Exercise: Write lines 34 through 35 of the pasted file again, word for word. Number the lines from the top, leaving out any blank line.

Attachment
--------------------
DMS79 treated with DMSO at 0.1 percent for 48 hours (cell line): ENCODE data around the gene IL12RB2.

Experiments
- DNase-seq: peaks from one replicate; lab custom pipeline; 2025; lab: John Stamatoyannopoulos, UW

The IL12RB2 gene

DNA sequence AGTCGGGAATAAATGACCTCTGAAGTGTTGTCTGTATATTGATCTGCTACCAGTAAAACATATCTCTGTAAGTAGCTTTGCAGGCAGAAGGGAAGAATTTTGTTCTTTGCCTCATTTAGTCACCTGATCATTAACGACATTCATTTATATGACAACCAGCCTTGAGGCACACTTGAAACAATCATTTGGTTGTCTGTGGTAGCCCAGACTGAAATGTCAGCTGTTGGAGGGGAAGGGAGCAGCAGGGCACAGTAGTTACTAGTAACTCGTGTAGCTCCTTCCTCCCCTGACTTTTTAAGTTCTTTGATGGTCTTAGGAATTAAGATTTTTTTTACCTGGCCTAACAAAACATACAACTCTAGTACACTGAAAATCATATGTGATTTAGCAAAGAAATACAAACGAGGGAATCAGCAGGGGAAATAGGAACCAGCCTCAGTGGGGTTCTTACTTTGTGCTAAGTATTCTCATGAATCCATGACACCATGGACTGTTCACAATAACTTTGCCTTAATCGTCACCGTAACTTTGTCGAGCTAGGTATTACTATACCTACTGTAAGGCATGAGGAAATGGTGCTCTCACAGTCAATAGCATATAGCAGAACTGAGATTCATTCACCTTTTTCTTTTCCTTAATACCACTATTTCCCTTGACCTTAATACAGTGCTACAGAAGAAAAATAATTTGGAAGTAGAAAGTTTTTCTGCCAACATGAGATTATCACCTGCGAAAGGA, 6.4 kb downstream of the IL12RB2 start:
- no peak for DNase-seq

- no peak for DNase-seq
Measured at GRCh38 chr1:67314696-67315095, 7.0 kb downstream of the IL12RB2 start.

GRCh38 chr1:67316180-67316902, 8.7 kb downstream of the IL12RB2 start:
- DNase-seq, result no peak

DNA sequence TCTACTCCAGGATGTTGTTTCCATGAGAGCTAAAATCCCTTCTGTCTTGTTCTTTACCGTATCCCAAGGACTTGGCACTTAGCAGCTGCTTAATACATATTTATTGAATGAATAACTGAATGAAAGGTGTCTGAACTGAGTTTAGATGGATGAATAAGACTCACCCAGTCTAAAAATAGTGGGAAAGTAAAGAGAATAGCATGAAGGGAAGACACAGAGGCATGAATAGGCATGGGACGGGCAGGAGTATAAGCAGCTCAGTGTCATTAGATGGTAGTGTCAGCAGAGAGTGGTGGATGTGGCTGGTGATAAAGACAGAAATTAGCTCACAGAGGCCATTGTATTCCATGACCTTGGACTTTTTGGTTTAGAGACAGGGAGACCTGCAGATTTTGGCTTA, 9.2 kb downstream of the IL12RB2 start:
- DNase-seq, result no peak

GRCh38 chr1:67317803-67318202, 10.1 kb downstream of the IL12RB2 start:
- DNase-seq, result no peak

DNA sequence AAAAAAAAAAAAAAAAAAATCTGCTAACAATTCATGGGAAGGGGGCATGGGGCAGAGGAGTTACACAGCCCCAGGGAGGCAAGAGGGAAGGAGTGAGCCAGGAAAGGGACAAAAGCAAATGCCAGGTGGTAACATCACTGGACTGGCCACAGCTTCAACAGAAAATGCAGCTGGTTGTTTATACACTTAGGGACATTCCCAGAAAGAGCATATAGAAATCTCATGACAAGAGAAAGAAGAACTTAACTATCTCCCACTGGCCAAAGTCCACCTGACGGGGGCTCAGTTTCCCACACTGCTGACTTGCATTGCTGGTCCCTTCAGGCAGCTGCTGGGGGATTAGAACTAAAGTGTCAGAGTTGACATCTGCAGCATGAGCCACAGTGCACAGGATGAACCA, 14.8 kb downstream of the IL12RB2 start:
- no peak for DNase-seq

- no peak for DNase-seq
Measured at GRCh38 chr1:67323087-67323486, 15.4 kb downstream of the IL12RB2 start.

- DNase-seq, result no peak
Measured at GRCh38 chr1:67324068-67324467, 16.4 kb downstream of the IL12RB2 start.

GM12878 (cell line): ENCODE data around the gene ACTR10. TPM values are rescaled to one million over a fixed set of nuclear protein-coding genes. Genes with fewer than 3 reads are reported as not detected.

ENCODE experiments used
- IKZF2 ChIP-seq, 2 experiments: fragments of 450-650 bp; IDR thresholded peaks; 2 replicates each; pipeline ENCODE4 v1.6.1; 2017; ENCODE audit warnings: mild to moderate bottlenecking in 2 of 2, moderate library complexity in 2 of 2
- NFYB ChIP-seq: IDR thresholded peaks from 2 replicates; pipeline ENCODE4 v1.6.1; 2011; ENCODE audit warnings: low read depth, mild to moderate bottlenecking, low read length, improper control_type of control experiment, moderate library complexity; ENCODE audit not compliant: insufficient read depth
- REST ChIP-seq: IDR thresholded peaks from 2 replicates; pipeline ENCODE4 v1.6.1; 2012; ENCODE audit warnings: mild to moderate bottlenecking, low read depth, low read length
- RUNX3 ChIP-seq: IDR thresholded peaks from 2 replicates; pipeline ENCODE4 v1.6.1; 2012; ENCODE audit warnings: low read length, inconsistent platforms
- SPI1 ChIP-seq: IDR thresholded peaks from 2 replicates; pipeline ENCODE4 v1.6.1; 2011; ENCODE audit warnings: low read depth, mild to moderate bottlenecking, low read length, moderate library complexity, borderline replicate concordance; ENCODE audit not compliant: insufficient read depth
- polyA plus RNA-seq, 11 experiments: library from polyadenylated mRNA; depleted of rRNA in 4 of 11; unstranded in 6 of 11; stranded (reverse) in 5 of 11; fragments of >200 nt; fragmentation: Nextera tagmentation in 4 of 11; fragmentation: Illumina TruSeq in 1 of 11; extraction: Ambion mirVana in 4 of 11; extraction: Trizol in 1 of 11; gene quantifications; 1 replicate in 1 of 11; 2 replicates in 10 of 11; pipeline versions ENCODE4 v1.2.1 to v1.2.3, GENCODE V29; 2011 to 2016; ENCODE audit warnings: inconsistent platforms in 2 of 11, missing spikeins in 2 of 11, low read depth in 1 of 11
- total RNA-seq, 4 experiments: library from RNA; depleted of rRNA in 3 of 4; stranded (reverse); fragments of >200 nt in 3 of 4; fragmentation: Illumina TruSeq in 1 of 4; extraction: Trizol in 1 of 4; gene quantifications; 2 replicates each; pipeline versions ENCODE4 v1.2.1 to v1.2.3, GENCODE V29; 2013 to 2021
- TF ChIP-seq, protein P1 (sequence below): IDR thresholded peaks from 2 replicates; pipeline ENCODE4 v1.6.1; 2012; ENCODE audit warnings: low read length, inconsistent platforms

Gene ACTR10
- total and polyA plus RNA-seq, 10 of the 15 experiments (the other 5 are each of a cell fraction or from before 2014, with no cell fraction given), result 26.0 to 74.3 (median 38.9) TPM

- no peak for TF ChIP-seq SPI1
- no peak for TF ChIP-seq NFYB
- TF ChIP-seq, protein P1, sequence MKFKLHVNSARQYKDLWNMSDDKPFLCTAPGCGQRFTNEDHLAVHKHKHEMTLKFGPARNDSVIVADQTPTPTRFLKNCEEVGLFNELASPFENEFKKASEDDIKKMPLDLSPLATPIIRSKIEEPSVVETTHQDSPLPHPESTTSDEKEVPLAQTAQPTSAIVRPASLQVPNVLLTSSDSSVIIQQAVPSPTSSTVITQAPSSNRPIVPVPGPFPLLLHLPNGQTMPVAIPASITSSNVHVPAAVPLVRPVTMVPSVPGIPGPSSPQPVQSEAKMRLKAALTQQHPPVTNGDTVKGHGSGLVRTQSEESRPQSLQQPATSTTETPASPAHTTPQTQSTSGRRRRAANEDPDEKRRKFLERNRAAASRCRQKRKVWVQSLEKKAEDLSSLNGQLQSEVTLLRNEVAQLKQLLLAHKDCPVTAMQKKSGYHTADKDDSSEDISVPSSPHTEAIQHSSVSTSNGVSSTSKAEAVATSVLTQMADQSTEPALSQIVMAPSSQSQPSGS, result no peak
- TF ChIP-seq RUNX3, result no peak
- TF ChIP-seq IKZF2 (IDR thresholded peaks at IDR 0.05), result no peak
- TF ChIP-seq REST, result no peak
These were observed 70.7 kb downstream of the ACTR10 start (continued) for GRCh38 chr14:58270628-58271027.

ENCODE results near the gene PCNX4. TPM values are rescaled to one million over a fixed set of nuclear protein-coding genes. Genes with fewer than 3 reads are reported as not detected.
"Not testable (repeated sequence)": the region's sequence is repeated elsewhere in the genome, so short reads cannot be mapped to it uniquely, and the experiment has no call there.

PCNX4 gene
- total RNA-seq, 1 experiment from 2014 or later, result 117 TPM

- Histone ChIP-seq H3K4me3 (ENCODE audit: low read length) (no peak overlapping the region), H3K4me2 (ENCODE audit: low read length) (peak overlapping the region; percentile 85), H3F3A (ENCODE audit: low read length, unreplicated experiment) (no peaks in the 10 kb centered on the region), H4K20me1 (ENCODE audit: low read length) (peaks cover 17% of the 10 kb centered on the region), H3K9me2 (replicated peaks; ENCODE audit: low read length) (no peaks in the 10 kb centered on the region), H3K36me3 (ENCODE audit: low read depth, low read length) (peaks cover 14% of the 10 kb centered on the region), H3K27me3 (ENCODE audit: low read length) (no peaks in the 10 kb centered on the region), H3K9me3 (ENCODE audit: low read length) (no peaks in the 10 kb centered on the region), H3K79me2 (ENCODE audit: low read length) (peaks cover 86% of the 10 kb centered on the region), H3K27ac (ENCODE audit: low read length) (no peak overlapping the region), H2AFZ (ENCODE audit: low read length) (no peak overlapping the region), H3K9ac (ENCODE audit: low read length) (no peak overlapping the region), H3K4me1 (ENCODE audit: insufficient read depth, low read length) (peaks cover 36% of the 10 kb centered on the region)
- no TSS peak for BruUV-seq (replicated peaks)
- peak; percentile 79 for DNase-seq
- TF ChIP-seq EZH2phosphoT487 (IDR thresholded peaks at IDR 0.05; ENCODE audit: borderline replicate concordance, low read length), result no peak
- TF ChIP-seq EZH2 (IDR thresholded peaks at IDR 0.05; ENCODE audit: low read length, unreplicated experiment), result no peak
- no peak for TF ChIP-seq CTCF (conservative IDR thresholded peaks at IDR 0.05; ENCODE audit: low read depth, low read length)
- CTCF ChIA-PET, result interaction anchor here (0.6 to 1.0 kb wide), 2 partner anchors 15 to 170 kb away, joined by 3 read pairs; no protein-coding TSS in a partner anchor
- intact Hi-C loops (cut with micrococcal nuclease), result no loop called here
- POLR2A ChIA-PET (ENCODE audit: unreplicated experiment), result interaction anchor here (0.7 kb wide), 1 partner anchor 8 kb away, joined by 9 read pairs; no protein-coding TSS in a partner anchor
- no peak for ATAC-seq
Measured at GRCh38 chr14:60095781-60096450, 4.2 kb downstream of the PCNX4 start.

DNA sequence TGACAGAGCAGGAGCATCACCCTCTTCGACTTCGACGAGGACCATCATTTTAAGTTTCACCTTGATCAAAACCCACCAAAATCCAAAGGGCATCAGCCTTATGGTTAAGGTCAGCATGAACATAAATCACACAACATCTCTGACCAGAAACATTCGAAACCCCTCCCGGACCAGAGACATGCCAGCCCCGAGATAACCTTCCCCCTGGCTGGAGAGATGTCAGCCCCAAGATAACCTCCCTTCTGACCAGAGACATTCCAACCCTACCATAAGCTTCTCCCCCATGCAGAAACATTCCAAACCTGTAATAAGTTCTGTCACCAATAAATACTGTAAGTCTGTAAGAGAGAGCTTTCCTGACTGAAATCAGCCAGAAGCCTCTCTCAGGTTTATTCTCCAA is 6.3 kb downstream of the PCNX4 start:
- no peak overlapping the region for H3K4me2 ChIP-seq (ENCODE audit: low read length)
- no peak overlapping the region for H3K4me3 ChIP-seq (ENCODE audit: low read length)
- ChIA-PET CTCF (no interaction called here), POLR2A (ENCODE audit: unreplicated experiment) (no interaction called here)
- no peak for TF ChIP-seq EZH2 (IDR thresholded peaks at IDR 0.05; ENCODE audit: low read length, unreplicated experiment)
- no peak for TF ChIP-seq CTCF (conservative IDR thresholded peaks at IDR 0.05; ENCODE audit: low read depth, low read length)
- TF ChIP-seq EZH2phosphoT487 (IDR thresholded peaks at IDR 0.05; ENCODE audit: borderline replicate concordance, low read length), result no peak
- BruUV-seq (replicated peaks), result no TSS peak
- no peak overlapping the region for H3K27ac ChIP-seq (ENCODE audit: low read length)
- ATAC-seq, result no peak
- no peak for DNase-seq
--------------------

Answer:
- no peak for TF ChIP-seq NFYB
- TF ChIP-seq, protein P1, sequence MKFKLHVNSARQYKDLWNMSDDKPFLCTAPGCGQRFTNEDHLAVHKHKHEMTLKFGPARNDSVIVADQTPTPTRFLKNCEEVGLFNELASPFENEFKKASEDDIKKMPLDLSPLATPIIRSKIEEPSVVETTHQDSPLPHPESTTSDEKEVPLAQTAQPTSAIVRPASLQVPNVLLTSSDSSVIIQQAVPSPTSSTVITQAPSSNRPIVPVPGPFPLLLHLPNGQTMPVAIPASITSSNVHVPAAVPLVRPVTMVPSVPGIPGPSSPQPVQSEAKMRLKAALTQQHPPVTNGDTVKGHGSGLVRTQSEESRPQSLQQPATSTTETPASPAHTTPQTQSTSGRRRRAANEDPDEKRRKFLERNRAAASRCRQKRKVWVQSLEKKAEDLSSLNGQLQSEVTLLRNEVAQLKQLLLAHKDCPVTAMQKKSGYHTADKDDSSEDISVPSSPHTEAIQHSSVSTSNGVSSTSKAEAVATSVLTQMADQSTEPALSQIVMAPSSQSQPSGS, result no peak